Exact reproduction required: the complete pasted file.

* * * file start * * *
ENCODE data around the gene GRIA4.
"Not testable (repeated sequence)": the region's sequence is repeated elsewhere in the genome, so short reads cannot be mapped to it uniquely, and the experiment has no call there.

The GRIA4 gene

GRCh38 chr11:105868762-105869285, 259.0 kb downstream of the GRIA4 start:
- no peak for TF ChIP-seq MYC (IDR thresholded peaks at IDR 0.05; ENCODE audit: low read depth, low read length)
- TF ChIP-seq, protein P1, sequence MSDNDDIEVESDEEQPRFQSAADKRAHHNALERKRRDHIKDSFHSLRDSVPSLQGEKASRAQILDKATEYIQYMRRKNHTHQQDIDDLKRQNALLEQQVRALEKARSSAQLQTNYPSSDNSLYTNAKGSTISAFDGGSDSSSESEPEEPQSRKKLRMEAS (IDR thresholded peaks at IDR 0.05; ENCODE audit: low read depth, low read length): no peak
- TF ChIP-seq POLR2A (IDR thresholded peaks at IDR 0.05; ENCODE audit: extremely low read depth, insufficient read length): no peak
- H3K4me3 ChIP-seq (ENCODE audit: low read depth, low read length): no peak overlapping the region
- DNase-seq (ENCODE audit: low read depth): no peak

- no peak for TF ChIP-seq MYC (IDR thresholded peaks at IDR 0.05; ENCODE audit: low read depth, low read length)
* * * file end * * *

ENCODE data around the gene GRIA4.
"Not testable (repeated sequence)": the region's sequence is repeated elsewhere in the genome, so short reads cannot be mapped to it uniquely, and the experiment has no call there.

The GRIA4 gene

GRCh38 chr11:105868762-105869285, 259.0 kb downstream of the GRIA4 start:
- no peak for TF ChIP-seq MYC (IDR thresholded peaks at IDR 0.05; ENCODE audit: low read depth, low read length)
- TF ChIP-seq, protein P1, sequence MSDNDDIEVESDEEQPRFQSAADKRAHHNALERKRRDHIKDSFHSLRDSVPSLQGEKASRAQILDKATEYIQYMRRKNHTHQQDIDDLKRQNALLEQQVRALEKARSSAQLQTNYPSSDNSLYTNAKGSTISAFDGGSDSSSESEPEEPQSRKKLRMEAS (IDR thresholded peaks at IDR 0.05; ENCODE audit: low read depth, low read length): no peak
- TF ChIP-seq POLR2A (IDR thresholded peaks at IDR 0.05; ENCODE audit: extremely low read depth, insufficient read length): no peak
- H3K4me3 ChIP-seq (ENCODE audit: low read depth, low read length): no peak overlapping the region
- DNase-seq (ENCODE audit: low read depth): no peak

- no peak for TF ChIP-seq MYC (IDR thresholded peaks at IDR 0.05; ENCODE audit: low read depth, low read length)